The Hunga Tonga volcanic eruption that shook the South Pacific Ocean in January will not affect Earth’s climate despite sending clouds of ash dozens of miles high into the atmosphere, a new study confirmed.
Powerful volcanic eruptions, such as the one that ripped apart the uninhabited Polynesian island of Hunga Tonga-Hunga Ha’apai on Jan. 15, sometimes cause short-term cooling of the planet. But this won’t be the case of the recent mega-eruption, in spite of the fact that it spewed volcanic ash into record altitudes of more than 25 miles (40 kilometers).
The new study confirms previous estimates, stating that the cooling effect of Hunga Tonga could range from just 0.014 degrees Fahrenheit (0.004 degrees Celsius) in the northern hemisphere and up to 0.018 degrees F (0.01 degrees C) in the southern hemisphere, which is even less than some of the previous estimates expected.
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How much a volcanic eruption cools down climate depends on the amount of sulfur dioxide in the volcanic it cloud generates. Sulfur dioxide in the atmosphere forms aerosol particles, which deflect sunlight, thus decreasing the amount of energy that enters the Earth’s system. For example, the 1991 explosive eruption of Mount Pinatubo in the Philipines produced a cooling of about 1.1 degree F (0.6 degree C) that lasted for nearly two years.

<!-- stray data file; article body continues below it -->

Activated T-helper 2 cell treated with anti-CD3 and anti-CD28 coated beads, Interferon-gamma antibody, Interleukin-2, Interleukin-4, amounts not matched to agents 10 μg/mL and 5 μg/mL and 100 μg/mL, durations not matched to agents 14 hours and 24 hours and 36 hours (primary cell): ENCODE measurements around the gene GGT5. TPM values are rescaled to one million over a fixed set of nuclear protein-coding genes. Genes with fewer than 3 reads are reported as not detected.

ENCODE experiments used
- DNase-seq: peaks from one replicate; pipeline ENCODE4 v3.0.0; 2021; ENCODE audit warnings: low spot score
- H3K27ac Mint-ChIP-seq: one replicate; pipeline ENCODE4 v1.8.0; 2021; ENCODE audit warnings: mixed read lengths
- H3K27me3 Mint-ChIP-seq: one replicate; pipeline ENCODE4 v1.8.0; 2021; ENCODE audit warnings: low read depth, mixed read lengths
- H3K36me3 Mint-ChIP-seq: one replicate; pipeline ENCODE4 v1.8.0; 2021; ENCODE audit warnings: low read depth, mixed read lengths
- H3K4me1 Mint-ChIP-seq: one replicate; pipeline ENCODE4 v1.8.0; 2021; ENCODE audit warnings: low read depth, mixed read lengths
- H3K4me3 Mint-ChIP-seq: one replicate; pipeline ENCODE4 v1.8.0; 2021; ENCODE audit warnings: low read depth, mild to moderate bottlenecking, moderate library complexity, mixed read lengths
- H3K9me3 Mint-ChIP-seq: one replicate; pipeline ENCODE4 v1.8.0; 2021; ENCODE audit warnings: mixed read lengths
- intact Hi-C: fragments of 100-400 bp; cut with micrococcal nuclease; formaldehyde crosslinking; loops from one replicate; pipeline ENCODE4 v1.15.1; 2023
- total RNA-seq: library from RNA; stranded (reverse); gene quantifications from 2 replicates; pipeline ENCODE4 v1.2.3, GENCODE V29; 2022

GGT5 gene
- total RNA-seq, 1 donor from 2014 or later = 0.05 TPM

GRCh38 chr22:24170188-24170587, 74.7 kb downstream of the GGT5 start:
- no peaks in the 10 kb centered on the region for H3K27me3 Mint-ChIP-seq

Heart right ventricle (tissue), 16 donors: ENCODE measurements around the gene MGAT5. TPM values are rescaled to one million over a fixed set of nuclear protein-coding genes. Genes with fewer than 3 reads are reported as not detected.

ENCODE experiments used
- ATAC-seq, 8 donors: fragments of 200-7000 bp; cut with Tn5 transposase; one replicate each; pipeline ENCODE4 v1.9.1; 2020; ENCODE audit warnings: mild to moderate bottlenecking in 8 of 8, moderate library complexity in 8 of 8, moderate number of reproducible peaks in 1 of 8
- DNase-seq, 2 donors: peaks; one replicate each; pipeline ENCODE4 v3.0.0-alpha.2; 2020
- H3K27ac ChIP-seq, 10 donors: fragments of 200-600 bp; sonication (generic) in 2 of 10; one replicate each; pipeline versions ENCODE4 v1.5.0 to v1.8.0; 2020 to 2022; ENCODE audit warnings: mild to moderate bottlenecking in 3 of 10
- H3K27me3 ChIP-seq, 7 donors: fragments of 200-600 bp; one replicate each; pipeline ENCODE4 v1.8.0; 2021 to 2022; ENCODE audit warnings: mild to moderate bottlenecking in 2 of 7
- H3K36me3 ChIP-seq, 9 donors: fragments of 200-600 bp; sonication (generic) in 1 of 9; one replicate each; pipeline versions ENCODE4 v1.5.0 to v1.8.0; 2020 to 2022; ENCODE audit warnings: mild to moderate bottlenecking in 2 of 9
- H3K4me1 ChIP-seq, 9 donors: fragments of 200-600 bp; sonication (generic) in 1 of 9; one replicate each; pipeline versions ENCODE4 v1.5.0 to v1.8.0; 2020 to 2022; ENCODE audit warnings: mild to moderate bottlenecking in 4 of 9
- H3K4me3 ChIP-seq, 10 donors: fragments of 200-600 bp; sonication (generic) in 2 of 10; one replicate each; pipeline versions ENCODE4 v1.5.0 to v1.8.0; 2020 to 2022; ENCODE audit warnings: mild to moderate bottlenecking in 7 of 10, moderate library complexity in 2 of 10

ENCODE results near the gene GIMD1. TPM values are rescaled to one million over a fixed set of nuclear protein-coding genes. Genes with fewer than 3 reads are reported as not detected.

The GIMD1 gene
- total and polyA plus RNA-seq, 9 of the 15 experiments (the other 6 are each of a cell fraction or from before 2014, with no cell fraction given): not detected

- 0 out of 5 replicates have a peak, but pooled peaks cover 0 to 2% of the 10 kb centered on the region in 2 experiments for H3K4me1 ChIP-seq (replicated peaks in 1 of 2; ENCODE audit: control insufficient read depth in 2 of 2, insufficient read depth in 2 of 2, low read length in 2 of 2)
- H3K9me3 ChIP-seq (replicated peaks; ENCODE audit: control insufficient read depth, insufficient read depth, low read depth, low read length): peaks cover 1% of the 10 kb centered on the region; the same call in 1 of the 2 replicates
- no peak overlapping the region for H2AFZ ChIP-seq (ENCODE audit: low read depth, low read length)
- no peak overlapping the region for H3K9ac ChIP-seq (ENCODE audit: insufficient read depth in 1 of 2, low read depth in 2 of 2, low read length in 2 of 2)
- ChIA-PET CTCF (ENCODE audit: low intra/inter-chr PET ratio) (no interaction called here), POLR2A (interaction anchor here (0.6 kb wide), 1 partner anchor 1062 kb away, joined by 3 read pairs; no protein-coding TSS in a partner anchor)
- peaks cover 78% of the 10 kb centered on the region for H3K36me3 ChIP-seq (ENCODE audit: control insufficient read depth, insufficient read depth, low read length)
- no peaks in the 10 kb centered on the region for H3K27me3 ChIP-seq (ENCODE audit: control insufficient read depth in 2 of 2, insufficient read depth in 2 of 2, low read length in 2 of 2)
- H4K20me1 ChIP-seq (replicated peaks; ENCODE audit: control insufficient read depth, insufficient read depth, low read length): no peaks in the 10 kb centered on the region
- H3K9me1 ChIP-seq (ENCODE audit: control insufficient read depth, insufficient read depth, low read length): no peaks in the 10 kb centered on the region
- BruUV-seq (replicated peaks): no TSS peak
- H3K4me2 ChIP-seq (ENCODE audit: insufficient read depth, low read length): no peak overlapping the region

But the ash spewed into the air by Mount Pinatubo contained about 50 times as much sulfur dioxide as the cloud produced by Hunga Tonga.
The new analysis looked in detail at the spatial distribution of the volcanic aerosols in the atmosphere and the effects of the location of the volcano on the concentrations.
“Southern hemisphere volcanic eruption emissions are largely confined to circulating in the same hemisphere and the tropics,” Tianjun Zhou, a researcher at the Institute of Atmospheric Physics at the Chinese Academy of Sciences, said in a statement. “With less of an impact on the northern hemisphere. This in turn leads to a weaker global cooling than those of northern hemispheric and tropical volcanoes.”
The researchers cautioned, however, that this is an interim assessment based on new modeling that took into account the latitude at which the sulfate aerosols were released. A further challenge to making this model was the patchy historical data, as few southern volcanic eruptions of similar magnitude are in the historical record.
In the model, the researchers used 70 selected volcanic eruptions over the past millennium and tracked the global mean surface temperature response for the period of one year after the eruptions. They also double-checked their analysis with six well-recorded, large tropical eruptions (like 1991’s Mount Pinatubo) to see if their predictions matched reality, and found the model worked in those cases.
The study was published in the journal Advances in Atmospheric Sciences on Wednesday (March 1).
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